Glasgow's Commonwealth Games website is suffering major delays, after the launch of more than a million tickets this morning sent sports fans into a frenzy.
After the fiasco surrounding the availability of tickets to the London 2012 Olympics, next summer's sporting event has technical issues of its own.
The process is being operated by Ticketmaster – who were widely criticised for their complicated bidding process for tickets to the Olympics.
However, Commonwealth Games organisers have been keen to stress lessons have now been learnt and that a new procedure has been implemented.
Having studied the chaos with 2012 ticket sales for London Olympics, organisers had hoped to avoid congestion on the first day by giving fans four weeks to apply for tickets.
But the initial demand for seats is still "very high", which has led to long delays for those desperately trying to access the ticketing section of the official website.
As frustrated users attempted to secure the coveted tickets, they were told they could be waiting for over an hour, while a statement on the website apologised for delays.
"We are currently experiencing high demand on the website," it read.
"We are processing ticket applications as quickly as possible and appreciate your patience during this time."
A Glasgow 2014 spokesman said: "The website is up and running and thousands of people are already starting and submitting their applications.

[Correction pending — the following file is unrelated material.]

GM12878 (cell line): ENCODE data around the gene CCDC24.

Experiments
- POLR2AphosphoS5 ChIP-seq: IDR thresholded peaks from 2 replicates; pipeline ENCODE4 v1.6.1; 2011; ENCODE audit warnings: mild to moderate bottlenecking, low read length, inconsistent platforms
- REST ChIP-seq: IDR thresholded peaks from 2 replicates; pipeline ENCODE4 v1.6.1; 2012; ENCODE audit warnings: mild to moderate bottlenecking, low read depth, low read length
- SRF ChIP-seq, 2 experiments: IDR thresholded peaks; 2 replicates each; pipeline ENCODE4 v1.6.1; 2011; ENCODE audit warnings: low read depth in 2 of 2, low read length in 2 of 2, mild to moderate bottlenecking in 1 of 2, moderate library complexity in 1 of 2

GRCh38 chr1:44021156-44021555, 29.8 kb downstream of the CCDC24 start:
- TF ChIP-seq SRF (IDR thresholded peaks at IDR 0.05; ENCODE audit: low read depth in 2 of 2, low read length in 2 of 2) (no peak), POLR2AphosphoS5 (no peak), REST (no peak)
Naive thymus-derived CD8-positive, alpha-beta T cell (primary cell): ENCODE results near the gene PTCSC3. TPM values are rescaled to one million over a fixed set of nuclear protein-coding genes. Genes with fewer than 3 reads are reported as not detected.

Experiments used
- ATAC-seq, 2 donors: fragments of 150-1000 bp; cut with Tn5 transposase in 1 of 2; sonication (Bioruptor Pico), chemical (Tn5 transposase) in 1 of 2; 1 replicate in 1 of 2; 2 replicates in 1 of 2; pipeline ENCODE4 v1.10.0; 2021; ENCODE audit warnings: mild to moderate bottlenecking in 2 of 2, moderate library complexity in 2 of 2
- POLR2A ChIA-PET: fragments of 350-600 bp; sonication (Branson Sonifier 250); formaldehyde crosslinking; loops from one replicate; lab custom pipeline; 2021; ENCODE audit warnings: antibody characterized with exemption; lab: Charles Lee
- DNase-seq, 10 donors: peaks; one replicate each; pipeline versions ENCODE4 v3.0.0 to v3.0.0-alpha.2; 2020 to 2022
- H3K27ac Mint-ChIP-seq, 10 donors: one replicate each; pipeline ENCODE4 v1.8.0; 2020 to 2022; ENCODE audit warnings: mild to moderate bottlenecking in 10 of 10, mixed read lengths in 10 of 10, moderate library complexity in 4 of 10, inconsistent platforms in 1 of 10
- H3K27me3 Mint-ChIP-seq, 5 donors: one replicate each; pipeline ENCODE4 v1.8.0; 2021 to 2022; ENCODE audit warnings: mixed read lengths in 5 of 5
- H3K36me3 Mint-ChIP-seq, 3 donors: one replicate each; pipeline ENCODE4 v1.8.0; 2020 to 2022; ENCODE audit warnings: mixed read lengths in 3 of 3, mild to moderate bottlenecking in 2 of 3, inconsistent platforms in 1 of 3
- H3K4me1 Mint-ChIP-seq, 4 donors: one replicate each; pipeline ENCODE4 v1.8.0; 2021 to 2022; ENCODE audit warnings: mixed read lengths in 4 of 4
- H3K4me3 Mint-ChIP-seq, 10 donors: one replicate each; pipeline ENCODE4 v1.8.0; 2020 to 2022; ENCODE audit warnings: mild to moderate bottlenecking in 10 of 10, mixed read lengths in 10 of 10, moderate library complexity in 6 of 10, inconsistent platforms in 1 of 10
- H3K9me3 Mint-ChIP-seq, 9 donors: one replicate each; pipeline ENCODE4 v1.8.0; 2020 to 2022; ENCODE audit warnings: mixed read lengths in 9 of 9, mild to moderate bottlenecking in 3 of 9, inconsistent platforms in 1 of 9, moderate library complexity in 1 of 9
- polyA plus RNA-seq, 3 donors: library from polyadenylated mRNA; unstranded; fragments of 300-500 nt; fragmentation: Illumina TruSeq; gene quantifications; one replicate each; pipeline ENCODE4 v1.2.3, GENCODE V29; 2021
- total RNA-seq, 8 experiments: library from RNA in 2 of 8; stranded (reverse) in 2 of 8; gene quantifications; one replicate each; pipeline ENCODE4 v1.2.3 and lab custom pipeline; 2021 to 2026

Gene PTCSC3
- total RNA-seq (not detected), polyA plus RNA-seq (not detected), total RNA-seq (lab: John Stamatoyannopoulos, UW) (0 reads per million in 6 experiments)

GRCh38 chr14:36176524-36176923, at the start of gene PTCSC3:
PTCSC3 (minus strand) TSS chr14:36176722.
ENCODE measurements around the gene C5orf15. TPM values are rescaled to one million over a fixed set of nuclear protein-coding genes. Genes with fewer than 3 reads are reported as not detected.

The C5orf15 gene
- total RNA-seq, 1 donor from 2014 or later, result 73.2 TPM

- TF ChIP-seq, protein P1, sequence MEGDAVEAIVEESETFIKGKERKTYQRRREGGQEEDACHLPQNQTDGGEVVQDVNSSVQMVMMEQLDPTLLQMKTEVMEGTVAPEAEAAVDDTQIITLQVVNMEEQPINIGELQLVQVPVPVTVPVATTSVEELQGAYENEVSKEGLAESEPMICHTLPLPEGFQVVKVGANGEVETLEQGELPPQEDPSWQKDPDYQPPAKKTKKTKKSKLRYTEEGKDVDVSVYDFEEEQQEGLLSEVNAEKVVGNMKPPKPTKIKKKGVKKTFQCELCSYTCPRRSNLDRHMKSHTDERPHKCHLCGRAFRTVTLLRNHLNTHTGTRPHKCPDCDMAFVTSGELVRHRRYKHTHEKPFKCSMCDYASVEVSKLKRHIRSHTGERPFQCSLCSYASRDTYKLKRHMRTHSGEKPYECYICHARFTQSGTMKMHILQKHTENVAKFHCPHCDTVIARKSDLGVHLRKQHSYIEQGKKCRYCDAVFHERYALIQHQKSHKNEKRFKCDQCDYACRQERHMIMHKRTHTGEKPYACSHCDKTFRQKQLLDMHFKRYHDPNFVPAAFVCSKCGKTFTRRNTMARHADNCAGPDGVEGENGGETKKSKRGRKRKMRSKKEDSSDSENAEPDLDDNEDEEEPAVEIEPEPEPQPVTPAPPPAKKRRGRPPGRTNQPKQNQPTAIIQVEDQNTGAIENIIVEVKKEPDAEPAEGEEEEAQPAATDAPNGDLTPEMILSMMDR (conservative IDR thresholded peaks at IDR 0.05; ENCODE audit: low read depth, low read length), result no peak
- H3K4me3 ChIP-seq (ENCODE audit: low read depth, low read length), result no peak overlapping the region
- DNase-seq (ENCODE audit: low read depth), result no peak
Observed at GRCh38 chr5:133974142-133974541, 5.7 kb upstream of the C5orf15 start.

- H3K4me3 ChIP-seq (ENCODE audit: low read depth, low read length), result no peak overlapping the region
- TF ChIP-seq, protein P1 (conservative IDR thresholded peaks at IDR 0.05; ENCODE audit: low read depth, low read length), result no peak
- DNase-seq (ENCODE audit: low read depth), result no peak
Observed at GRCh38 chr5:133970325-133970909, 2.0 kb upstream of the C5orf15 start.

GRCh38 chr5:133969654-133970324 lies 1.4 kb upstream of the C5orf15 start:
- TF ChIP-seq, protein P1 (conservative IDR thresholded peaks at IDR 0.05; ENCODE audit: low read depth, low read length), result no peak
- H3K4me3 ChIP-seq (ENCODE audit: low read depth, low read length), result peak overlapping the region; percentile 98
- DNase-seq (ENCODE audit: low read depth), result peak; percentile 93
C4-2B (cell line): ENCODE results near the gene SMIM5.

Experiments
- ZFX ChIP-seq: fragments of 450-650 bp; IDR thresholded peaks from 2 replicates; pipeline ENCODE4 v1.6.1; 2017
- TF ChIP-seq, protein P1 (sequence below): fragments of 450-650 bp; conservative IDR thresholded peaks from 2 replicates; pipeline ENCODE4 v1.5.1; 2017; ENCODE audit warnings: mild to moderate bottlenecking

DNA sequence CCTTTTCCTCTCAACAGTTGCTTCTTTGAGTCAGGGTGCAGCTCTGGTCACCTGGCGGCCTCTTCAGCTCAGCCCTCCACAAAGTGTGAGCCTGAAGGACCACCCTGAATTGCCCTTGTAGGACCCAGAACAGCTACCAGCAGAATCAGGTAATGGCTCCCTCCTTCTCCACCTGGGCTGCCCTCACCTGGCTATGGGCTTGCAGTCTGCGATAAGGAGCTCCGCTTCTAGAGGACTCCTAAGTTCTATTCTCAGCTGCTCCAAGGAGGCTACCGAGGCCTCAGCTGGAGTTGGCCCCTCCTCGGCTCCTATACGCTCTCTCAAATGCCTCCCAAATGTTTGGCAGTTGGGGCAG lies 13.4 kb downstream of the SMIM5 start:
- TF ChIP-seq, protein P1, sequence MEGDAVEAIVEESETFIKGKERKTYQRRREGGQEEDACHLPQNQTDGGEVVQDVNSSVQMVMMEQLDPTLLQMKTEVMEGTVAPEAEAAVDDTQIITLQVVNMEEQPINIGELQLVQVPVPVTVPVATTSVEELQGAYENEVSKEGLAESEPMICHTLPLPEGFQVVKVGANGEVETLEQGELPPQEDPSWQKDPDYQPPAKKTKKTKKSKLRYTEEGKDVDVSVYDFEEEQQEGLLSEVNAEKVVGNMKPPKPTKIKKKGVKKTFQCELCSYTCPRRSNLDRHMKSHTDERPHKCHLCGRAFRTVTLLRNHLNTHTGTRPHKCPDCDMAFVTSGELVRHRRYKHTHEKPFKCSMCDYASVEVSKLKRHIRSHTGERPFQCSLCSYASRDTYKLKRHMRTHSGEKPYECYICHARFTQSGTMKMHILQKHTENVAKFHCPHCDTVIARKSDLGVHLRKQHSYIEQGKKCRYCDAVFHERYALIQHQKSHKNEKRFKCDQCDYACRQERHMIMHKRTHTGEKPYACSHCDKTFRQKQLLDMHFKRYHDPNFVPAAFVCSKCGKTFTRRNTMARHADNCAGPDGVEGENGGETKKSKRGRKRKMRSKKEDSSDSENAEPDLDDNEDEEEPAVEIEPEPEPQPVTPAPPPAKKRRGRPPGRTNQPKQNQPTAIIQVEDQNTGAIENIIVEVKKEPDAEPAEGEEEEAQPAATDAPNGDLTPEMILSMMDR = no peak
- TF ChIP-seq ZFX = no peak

"Due to the very high levels of demand, however, some people may have to queue.
Reassuring those keen to go, an organiser said there was no need to rush as the public would have four weeks to place requests.
"It makes no difference whether you apply on the first day, the last or any day in between, as long as your application is completed by 6pm on September 16."
Elite athletes from around the world will travel to Scotland for the 11-day event beginning on July 23.
Ticket prices start at £15 for adults, with discounts for under-16s and over-60s. Games chiefs have pledged that two-thirds of tickets will be £25 or less.
In an effort to avoid the row over unused seats at many Olympics events, organisers have promised that 70% of all seats at each event will be for the public.
Applications can be made online with debit or credit cards or by post, using the form in the ticket guide.Suggest a correction